Sharp has developed the first four-primary-color 3D LCD featuring the industry's highest brightness with extremely low crosstalk (undesirable double-contour "ghost" images).
The Japanese company said it would begin selling 3D TVs this summer.
By wearing special 3D glasses, viewers will be able to enjoy 3D images with realistic sense of depth, Sharp said.
In general, 3D LCDs use a system based on time-sequential display technology with special active LC (liquid crystal) shutter glasses. In this system, images intended for the left and right eye are displayed on the LCD screen sequentially, alternating between the two perspectives. The LC shutters in the special 3D glasses are synchronized with this display, "opening" (becoming transparent) and "closing" (becoming opaque) in such a way that the left and right eye see separate images. The human brain combines these two slightly different images to create the perception of depth in a three-dimensional image. However, displaying 3D images on a conventional display using this system suffered from low brightness and crosstalk.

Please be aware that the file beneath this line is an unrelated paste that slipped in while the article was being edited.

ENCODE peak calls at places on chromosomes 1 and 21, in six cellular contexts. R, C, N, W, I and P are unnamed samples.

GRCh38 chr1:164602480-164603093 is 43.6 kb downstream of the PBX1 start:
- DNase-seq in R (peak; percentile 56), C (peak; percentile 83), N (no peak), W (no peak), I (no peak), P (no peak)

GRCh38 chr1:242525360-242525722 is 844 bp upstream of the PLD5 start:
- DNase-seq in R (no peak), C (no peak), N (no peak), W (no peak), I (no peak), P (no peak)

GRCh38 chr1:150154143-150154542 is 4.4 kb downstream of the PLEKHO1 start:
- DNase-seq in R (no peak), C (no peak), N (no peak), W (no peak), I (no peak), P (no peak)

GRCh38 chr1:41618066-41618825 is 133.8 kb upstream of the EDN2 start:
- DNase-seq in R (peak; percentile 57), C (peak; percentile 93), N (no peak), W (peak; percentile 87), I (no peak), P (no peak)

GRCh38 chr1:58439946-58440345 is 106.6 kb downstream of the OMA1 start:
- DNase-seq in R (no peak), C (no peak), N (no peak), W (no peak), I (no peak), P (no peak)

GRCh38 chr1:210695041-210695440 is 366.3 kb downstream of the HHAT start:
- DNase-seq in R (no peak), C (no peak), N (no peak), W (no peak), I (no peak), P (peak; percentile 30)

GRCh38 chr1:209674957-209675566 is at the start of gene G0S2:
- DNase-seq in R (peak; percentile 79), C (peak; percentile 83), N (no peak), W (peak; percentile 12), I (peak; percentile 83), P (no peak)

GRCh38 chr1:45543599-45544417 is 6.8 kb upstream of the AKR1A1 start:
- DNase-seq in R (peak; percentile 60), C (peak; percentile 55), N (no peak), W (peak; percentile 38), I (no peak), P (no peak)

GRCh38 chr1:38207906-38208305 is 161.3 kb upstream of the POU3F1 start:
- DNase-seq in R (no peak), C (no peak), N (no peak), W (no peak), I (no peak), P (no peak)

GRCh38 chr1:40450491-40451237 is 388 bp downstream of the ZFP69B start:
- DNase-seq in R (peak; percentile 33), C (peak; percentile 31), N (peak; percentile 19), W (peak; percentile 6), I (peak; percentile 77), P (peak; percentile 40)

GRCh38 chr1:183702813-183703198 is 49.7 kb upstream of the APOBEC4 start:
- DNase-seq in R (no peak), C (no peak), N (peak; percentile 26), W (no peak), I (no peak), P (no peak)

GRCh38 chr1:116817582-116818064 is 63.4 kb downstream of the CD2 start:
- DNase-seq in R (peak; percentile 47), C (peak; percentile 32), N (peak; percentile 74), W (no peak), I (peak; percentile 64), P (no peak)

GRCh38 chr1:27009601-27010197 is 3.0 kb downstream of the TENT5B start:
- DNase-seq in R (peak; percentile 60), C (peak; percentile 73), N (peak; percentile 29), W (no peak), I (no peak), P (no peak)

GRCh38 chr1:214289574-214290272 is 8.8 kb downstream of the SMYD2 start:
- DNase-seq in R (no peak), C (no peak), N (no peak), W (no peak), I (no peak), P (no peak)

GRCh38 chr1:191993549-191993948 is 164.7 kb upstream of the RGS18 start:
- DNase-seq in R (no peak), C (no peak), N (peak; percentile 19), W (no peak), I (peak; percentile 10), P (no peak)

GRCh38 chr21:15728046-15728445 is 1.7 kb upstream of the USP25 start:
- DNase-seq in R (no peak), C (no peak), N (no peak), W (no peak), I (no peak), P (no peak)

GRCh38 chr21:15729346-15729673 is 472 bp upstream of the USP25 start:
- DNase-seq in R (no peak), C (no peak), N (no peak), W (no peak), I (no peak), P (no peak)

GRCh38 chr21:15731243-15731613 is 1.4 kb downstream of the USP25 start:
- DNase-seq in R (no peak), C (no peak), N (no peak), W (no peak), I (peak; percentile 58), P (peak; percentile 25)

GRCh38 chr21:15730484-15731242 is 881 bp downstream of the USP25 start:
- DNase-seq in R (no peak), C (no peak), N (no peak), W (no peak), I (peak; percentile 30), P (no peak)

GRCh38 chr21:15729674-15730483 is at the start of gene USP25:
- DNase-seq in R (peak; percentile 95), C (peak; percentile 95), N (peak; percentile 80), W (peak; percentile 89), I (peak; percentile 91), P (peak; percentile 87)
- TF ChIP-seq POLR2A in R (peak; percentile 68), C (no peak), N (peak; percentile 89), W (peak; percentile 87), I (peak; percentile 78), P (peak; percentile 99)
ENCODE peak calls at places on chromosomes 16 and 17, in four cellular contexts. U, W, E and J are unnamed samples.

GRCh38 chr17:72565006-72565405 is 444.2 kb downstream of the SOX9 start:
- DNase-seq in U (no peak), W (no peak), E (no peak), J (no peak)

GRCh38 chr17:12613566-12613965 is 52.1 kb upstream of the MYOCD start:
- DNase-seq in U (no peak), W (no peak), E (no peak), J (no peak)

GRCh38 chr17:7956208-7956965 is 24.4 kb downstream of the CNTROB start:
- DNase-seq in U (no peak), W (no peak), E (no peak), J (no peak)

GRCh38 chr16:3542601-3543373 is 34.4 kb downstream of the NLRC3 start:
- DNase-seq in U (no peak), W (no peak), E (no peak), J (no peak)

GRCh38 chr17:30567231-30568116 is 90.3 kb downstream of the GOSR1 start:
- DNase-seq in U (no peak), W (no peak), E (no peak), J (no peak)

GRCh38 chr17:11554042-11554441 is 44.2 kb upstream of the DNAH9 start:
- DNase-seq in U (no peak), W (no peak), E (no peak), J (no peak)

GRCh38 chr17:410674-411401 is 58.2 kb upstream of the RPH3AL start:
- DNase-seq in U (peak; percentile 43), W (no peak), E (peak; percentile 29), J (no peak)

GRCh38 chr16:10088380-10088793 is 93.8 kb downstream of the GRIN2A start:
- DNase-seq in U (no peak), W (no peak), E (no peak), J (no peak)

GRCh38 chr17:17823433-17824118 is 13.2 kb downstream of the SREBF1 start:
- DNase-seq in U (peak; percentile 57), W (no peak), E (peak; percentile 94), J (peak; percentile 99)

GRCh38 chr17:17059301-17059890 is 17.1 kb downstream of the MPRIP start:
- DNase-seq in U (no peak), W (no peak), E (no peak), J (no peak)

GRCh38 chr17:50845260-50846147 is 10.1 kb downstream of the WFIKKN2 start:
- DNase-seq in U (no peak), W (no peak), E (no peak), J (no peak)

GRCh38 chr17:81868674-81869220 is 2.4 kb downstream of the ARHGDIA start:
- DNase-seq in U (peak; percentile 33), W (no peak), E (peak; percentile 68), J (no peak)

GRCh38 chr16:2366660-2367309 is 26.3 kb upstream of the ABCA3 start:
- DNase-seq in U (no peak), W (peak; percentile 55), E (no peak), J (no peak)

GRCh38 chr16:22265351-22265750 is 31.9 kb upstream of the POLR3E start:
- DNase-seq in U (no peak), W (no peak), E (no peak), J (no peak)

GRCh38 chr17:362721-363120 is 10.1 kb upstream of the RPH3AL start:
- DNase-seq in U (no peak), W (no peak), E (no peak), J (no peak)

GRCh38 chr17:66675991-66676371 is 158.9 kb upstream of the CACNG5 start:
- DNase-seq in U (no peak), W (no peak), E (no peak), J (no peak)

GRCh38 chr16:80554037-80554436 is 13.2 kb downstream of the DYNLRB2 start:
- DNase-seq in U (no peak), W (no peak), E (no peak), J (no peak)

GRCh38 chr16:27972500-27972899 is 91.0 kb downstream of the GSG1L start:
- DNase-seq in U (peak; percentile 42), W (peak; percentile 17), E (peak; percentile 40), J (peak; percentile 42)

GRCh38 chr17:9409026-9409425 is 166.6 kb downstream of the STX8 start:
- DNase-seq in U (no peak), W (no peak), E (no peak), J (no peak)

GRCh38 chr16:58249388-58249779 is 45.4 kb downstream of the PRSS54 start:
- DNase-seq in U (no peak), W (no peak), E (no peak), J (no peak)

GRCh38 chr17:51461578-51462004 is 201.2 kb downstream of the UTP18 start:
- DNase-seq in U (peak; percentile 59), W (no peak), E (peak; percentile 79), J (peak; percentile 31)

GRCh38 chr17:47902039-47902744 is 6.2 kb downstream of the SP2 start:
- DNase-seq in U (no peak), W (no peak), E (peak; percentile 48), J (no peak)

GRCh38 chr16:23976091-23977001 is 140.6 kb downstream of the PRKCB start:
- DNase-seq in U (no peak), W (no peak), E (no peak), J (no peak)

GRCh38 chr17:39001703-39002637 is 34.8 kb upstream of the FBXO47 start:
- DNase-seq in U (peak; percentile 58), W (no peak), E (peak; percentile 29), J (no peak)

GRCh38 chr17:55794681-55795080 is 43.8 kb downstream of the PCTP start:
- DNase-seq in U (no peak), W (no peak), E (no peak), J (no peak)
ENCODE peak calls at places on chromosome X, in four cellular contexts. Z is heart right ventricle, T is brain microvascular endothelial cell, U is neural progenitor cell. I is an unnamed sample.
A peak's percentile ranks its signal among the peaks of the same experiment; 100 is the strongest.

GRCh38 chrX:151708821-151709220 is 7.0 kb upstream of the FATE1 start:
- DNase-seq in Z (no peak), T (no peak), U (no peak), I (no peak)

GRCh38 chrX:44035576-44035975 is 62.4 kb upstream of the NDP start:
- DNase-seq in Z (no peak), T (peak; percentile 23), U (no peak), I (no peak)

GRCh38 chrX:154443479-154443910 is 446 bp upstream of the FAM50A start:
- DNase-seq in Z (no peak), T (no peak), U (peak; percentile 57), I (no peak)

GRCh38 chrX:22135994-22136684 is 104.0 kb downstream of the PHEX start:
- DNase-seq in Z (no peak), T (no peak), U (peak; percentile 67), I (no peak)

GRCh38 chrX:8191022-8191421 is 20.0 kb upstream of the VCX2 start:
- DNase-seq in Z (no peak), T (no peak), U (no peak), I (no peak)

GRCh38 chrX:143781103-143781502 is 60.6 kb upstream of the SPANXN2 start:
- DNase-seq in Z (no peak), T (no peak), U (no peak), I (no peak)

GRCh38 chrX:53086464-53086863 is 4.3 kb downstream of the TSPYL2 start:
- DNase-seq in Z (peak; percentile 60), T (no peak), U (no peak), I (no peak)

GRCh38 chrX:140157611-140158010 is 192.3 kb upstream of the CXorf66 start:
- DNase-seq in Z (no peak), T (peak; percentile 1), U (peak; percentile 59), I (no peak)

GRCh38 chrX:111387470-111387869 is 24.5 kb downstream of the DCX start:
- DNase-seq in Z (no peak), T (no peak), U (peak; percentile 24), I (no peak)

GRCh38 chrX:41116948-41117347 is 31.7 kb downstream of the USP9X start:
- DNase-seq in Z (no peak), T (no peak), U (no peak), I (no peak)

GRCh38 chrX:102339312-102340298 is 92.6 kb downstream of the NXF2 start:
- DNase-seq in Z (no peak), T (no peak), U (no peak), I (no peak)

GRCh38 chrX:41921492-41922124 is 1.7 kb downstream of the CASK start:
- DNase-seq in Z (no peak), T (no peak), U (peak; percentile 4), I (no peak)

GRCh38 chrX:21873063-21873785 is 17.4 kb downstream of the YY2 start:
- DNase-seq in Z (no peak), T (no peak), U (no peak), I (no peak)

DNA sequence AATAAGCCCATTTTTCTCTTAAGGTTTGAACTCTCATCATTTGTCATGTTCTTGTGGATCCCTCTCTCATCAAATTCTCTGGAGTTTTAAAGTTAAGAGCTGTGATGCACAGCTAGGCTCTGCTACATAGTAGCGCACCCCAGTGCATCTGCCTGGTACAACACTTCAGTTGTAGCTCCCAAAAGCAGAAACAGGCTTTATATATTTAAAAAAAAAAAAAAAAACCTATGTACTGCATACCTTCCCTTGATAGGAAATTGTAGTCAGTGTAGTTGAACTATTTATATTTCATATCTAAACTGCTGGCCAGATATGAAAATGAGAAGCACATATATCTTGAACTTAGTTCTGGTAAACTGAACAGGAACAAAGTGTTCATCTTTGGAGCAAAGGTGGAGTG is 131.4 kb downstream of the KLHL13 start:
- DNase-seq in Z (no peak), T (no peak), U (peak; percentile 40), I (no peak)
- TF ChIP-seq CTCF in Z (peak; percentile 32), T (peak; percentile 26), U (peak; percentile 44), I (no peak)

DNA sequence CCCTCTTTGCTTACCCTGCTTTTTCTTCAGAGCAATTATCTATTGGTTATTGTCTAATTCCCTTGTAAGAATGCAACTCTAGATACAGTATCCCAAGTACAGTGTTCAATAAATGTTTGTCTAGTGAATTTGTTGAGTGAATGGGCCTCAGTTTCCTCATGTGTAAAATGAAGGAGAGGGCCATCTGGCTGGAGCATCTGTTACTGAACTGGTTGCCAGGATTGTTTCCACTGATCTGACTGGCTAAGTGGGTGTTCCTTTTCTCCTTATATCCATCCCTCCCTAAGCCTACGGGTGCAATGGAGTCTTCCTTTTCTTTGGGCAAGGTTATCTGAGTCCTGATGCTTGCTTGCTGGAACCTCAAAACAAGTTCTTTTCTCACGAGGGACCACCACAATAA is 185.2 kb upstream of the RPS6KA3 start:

The newly developed 3D LCD by Sharp offers a radical new solution to the above problems by combining four of Sharp?s LCD technologies, including the UV2A technology
, Sharp?s core technology for LCD TV panels, four-primary-color technology FRED technology, and side-mount scanning LED backlight technology. This LCD is optimized for 3D TV, as screen brightness when displaying 3D images is 1.8 times higher than that of the conventional displays, and crosstalk is extremely low. Sharp's four-primary-color technology utilizes four primary colors, adding Y (yellow) to the three conventional primary colors of R (red), G (green), and B (blue). This technology contributes to brighter, more vivid colors thanks to higher light transmission efficiency through the panel and a wider color gamut (range of colors that can be reproduced), which had been difficult to attain on conventional three primary color displays.
Sharp, the world's fourth-largest LCD TV maker behind Samsung, Sony and LG, said it would launch 3D TVs this summer in Japan.
It said it plans to begin selling them in China, the United States and Europe by the end of this year.
Panasonic and Samsung have already released 3D models, while Sony plans to start offering 3D TVs in June.
Demand for 3D TVs will likely grow more than tenfold to 27 million units in 2013 from an estimated 2.5 million units this year, according to research firm DisplaySearch.